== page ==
A look at North American equities heading in both directions
On the rise
Shares of SNC-Lavalin Group Inc. (SNC-T) jumped 12.2 per cent on Thursday after it reported its first-quarter profit rose compared with a year ago as its revenue also climbed higher.
The engineering firm says its profit attributable to shareholders totalled $28.4-million or 16 cents per diluted share for the quarter ended March 31.
The result was up from a profit of $24.8-million or 14 per diluted share a year earlier.
Revenue totalled $2.02-billion, up from $1.89-billion in the first three months of 2022.
The increase came as the company’s revenue from professional services and project management rose to $2.01-billion compared with $1.87-billion a year earlier. Revenue from its capital business totalled $16.3-million, down from $16.4-million.
On an adjusted basis, the company says its profit from professional services and project management amounted to 32 cents per diluted share, up from an adjusted profit of 22 cents per diluted share in the first quarter of 2022.
Calling it a “drama-free start to 2023,” National Bank Financial analyst Maxim Sytchev said: “This was a clean quarter while management reiterated all of the financial targets on prospective basis, most important being around cash flow generation in H2/23E as the LSTK work winds down (backlog in this vertical now at $518-million, down 46 cent year-over-year). While pure engineering firms are drama-free, their valuations are reflective of this dynamic while SNC’s transition is only on a cusp of the journey. As we’ve stated a number of times in the past, E&C transition stories towards consulting start to work when all the legacy projects are fully off the books; as we get closer to that completion date, we are likely to see heightened interest / momentum. With only REM spilling into 2024, investors with 12-months + time horizon will likely see the risk / reward as attractive.”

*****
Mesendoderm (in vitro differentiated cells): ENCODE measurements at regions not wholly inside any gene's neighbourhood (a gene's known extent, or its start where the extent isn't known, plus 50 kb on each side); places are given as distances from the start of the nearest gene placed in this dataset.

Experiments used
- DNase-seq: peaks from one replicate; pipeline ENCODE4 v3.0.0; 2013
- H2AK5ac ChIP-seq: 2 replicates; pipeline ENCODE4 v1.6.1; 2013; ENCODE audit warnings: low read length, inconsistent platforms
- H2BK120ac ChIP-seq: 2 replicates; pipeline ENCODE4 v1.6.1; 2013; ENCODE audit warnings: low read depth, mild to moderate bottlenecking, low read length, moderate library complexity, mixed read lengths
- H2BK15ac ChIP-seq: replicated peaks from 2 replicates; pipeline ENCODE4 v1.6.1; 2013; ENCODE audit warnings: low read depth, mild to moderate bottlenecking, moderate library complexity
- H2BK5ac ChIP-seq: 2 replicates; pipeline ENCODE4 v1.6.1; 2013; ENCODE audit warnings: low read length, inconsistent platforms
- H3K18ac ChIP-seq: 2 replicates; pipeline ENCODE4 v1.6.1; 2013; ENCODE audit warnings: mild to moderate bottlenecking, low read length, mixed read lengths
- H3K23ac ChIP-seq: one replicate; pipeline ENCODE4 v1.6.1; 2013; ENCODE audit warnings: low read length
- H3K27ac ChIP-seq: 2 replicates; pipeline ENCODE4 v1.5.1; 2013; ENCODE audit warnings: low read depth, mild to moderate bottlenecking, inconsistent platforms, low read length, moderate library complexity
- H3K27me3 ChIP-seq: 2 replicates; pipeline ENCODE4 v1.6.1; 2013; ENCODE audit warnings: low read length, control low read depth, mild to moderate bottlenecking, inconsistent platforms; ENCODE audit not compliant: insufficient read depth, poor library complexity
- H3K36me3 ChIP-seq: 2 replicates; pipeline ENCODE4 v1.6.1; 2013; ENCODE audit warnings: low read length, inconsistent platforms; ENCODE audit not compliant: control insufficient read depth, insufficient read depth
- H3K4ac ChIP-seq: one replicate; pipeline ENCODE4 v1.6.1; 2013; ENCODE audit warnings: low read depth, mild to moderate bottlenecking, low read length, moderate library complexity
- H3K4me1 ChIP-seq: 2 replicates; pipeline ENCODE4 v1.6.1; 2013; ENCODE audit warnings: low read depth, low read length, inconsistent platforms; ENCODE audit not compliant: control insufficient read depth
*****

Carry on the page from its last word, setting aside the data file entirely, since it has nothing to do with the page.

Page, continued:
Finning International Inc. (FTT-T’) increased 5.1 per cent in the wake of the release of stronger-than-anticipated quarterly results and a 6-per-cent raise to its quarterly dividend.
On Monday after the bell, the Vancouver-based industrial equipment dealer reported revenue of $2.14-billon, up 24 per cent year-over-year and above the Street’s forecast of $1.04-billion forecast. Adjusted diluted earnings per share jumped 30 cents from the same period a year ago to 89 cents, topping the consensus expectation of 70 cents.
National Bank analyst Maxim Sytchev called the results “great,” but he expressed concern that the market may view them as “peak-ish.”
“We are in a somewhat manic market now with all the tea leaves being potentially over-interpreted. Q1/23 results, no question, were strong,” he said. “But one needs to ask a question … if Q4/22 results were equally robust, shares sold off and CAT/ TIH also failed to reignite, why would FTT shares be any different. Lack of meaningful upward momentum in oil/copper price also puts a valuation lid now somewhere in close to the $40.00 per share range. FTT management continues to execute, increased the dividend and announced a 10-per-cent buyback program while also trying to reduce cyclicality of the business by introducing a greater amount of operational flexibility throughout the cycle. We, however, believe that risk/reward now is balanced given the general macro uncertainty.”